A new study has found that modern-day teen flicks contain about 50 per cent less swear words and profanities than flicks that parents would have watched when they wwre teens, about 25 years ago.
Three BYU communications professors made the unexpected discovery after studying profanity in G, PG and PG-13 rated teen-targeted movies from the past three decades.
In the study, authors Mark Callister, Dale Cressman and Tom Robinson have explained exactly how profanity in top grossing teen movies has cleaned up.
"We were quite surprised at the findings. When you consider that profanity is increasing on television, especially during the 9-10 p.m. hour, and in music lyrics, you often expect to find similar trends in other media," said Callister.
While the 1980s movies averaged 35 instances of profanity per film, the figure dropped to 25 profanities per flick in the 1990s and again dropped to 16 instances a show in the 2000s.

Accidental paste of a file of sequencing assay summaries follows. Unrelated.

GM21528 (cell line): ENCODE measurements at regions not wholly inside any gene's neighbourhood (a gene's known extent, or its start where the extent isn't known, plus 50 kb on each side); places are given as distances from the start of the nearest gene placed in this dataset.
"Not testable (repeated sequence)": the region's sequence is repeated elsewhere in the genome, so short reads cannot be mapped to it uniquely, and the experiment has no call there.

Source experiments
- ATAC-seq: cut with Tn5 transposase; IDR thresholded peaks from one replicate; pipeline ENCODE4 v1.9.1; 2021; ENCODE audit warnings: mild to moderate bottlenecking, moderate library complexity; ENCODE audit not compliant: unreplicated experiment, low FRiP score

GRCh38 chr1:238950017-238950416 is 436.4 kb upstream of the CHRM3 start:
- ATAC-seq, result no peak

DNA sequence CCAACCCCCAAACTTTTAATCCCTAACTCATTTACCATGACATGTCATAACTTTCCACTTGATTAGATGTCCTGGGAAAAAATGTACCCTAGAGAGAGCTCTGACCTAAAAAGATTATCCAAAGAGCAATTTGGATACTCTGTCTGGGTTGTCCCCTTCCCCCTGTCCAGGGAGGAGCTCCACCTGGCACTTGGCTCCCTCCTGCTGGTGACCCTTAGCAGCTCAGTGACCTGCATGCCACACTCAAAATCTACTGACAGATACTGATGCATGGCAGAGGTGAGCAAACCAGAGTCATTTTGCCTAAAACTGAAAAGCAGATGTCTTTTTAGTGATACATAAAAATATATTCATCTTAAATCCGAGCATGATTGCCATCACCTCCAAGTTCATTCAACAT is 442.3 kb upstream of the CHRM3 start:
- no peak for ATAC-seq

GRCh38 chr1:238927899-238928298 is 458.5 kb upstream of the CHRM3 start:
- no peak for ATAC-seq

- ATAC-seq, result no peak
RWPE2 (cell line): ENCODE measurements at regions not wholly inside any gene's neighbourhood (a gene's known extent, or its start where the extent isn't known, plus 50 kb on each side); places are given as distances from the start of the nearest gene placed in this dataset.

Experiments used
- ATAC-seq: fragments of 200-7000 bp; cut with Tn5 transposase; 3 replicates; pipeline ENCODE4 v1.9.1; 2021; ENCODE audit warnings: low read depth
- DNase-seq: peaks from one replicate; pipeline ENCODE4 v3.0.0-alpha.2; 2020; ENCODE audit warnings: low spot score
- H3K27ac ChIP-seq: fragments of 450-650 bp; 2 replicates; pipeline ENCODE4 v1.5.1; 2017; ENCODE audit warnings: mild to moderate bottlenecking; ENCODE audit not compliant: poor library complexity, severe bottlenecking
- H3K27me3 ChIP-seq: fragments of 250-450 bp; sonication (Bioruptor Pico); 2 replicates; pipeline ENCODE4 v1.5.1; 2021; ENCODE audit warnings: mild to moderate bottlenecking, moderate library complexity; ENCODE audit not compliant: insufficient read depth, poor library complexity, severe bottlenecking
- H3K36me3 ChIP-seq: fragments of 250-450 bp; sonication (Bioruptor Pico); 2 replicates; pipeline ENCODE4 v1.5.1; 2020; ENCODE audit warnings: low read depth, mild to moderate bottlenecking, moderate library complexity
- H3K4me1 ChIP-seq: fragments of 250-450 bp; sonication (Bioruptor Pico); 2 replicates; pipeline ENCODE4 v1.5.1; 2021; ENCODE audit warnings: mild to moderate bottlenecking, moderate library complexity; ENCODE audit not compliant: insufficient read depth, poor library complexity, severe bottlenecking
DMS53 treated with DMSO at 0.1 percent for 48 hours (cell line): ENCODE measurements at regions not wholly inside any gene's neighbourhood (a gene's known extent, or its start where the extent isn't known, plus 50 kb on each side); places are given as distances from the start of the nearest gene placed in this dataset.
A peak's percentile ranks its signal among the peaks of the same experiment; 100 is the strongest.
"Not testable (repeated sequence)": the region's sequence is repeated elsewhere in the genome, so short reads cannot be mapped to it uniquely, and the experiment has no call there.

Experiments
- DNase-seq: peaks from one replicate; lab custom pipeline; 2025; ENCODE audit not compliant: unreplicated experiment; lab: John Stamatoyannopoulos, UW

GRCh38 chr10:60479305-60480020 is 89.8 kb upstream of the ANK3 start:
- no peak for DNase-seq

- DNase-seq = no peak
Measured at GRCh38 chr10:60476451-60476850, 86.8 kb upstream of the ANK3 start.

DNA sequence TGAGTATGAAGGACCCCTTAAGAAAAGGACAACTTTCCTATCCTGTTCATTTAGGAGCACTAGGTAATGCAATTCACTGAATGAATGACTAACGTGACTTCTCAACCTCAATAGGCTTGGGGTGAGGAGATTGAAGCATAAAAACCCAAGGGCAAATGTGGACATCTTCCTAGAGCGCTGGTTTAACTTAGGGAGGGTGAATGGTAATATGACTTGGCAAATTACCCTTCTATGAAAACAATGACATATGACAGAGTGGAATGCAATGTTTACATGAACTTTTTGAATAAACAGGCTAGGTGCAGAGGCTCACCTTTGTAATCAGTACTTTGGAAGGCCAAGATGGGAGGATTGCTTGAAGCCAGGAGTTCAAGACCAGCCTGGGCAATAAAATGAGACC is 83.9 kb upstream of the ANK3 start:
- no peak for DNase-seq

The researchers did a content analysis on the top 30 grossing teen movies from each decade and only looked at G, PG and PG-13 rated movies that featured teen characters or had plots that revolved around teenagers.
Some of the top movies included 1980s hits 'Back to the Future', 'Honey I Shrunk the Kids' and 'Karate Kid'; 1990s flicks 'Casper', 'She's All That' and 'Clueless' and 2000s movies 'Spider Man', 'Harry Potter' and 'Remember the Titans'.
The researchers observed that the trend over the last three decades shows a decrease in usage across nearly all profanity types, including sexual profanity, strong profanity and mild profanity.
They also found the trend both within ratings groups and across ratings types.
However, the Callister has claimed that they don't know the reason for the decrease, saying: "Any explanation would be merely conjecture."
However, they have suggested the possibility that media watchdogs, parents and other groups may be successfully pressuring filmmakers to tone it down for this demographic.
"Their efforts may have had an influence on movie producers, who seem to have responded with fewer instances of swearing in movies produced for younger audiences. Movies intended for younger audiences may be exceptionally sensitive to such pressure," said Callister.
The study has been published in Journal of Children and Media.